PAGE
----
The painting “Tidal Flats near Wyck” was created in the early 1920s and shows the panoramic view from Wyck’s beach across the tidal flats, which are only partially covered by water. For this depiction of the sea floor, the artist has selected a colour scheme consisting of finely nuanced shades of blue, grey and brown, which he has distributed in narrow strips sometimes expanding into broader areas – pools of water – in the lower part of the picture.Similar colours were reserved for the sky, while the transition from the horizontal and clearly contoured structures of the ground to the progressively lighter blue of the upper part of the sky is entirely direct.
The rough outlines of the wharfs on the Halligen islands of Langeness and Oland can be recognised in the distance, with the firmament shimmering above them in a pastel-yellow light.White cirrus clouds announce a change of weather. The scene is devoid of people.With his atmospheric image, the artist has succeeded in conveying a still and, indeed, contemplative moment.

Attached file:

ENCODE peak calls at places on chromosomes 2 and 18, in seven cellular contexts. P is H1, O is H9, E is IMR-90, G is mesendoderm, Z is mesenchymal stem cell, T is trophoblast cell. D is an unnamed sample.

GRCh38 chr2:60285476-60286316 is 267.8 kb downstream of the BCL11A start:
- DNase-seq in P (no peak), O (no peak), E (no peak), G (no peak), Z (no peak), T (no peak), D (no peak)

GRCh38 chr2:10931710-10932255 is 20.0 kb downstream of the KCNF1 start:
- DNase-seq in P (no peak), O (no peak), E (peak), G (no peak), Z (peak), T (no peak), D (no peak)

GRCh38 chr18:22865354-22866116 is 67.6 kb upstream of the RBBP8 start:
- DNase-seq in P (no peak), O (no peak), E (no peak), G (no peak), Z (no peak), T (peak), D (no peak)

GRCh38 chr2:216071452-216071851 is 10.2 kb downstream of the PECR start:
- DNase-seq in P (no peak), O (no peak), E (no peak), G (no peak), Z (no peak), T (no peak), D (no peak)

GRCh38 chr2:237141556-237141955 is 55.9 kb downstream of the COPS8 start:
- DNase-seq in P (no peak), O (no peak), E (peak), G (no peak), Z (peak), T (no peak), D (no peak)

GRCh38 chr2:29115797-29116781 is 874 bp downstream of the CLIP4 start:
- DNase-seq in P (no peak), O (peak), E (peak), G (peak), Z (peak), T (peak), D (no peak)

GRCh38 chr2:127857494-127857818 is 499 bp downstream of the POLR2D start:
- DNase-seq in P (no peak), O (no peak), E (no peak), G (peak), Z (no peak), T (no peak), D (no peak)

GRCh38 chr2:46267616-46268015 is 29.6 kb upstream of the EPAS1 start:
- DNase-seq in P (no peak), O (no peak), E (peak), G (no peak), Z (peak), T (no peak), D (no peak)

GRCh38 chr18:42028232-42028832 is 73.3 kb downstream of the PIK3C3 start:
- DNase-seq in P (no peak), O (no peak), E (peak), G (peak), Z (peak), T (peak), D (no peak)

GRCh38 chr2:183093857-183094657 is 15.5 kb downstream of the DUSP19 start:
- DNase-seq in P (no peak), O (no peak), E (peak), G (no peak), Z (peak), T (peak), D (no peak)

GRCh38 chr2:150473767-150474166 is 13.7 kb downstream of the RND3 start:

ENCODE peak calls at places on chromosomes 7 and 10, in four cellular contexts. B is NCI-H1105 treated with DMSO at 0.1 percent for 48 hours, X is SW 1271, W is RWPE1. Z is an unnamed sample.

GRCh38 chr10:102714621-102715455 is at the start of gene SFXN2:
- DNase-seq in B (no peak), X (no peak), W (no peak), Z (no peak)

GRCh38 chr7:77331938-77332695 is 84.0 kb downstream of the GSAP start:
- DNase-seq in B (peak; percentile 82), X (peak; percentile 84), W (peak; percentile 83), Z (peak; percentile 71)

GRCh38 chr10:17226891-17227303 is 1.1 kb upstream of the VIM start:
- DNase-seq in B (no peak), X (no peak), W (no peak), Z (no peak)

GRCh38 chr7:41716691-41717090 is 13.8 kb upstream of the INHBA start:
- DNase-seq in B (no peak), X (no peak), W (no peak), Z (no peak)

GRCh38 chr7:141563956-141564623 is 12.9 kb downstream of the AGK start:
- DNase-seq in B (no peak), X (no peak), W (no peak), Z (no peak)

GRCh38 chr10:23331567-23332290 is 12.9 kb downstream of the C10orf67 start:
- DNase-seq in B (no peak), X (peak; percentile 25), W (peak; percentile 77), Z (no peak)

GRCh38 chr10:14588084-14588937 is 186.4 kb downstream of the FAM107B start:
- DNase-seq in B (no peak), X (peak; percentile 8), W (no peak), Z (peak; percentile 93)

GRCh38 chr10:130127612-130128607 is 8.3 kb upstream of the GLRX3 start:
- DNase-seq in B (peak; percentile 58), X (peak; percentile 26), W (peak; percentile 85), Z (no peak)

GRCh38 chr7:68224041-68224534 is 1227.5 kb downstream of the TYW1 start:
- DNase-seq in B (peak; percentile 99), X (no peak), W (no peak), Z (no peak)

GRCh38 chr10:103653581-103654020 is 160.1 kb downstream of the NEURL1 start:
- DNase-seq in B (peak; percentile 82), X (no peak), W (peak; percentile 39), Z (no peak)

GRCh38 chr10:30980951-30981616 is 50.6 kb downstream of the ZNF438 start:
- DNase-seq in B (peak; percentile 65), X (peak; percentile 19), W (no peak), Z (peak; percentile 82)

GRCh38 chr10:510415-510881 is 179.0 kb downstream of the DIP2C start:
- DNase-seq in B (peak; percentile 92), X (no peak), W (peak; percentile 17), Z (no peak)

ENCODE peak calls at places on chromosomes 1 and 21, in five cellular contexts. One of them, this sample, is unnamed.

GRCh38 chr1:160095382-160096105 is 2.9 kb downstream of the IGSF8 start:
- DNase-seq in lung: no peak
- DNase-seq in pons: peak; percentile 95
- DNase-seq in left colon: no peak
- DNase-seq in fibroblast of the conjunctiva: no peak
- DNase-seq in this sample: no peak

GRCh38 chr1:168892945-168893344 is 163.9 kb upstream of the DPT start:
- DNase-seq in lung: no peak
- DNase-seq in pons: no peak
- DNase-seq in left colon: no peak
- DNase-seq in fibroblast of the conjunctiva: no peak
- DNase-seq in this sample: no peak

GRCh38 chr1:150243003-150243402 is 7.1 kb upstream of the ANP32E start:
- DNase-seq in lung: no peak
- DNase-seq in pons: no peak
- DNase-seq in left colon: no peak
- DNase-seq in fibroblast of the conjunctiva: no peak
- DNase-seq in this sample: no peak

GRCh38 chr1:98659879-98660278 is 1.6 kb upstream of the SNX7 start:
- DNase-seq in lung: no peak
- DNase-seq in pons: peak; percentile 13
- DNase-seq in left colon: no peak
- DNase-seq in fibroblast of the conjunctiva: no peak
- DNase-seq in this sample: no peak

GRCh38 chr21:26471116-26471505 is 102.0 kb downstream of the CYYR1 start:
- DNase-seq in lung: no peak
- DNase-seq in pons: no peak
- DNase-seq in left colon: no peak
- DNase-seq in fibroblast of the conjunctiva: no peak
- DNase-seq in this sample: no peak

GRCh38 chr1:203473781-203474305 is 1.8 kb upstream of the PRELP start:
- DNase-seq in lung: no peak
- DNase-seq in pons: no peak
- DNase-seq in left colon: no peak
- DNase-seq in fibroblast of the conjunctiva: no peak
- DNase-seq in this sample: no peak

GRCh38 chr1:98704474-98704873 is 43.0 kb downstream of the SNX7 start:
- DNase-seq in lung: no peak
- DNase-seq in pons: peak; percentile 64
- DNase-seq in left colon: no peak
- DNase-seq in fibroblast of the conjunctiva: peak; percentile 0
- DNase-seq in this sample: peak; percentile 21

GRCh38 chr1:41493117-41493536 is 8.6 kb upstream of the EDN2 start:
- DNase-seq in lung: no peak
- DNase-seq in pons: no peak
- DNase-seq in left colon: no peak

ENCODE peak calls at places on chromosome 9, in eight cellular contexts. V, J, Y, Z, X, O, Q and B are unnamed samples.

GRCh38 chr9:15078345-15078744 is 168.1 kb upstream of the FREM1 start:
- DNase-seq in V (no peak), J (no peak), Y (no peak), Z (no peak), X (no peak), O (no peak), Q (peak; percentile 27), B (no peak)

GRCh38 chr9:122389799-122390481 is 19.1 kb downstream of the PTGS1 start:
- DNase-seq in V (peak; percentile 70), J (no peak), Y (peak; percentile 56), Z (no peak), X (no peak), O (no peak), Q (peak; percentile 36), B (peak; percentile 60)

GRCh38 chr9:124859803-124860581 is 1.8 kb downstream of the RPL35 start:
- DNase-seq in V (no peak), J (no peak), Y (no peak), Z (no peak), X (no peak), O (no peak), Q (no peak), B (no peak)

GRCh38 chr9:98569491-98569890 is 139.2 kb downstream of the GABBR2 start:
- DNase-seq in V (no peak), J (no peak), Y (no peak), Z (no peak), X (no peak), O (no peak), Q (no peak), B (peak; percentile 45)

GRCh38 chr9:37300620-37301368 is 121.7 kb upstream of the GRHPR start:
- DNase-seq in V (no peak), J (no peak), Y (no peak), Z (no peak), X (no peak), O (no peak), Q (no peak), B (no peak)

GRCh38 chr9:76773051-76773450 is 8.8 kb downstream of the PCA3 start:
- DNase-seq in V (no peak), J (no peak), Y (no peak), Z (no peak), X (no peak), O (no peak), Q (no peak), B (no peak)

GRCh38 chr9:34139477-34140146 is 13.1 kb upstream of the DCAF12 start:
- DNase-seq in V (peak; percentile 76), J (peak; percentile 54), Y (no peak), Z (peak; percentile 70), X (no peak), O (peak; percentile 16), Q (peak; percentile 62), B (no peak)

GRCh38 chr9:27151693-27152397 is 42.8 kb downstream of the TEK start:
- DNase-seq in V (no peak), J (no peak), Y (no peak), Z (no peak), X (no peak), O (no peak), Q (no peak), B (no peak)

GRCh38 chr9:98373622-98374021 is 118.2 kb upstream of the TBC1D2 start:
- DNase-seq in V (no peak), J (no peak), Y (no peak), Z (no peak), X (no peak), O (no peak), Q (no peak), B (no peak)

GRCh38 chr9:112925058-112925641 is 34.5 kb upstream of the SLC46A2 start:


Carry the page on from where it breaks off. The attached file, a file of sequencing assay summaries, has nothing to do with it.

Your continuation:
Max – actually Maximilian – Clarenbach was known, among other things, for his images of landscapes along the Lower Rhine River.However, he also regularly travelled to paint along the coasts of East and North Frisia, including Föhr, where he spent several holidays.
Before 1900, while a student at the Düsseldorf Academy of Art, Clarenbach initially oriented himself towards the realistic landscape pictures of the “Barbizon School” and “the Hague School”.As a founding member of the “Sonderbund” artists’ association, he championed the presentation of works by the French Impressionists in Düsseldorf and Cologne during the period from 1909 to 1915, and this led to the first extensive survey of this art movement relevant throughout Europe.Over the course of time, Clarenbach himself increasingly moved more towards a moderately academic style of painting than a modern one.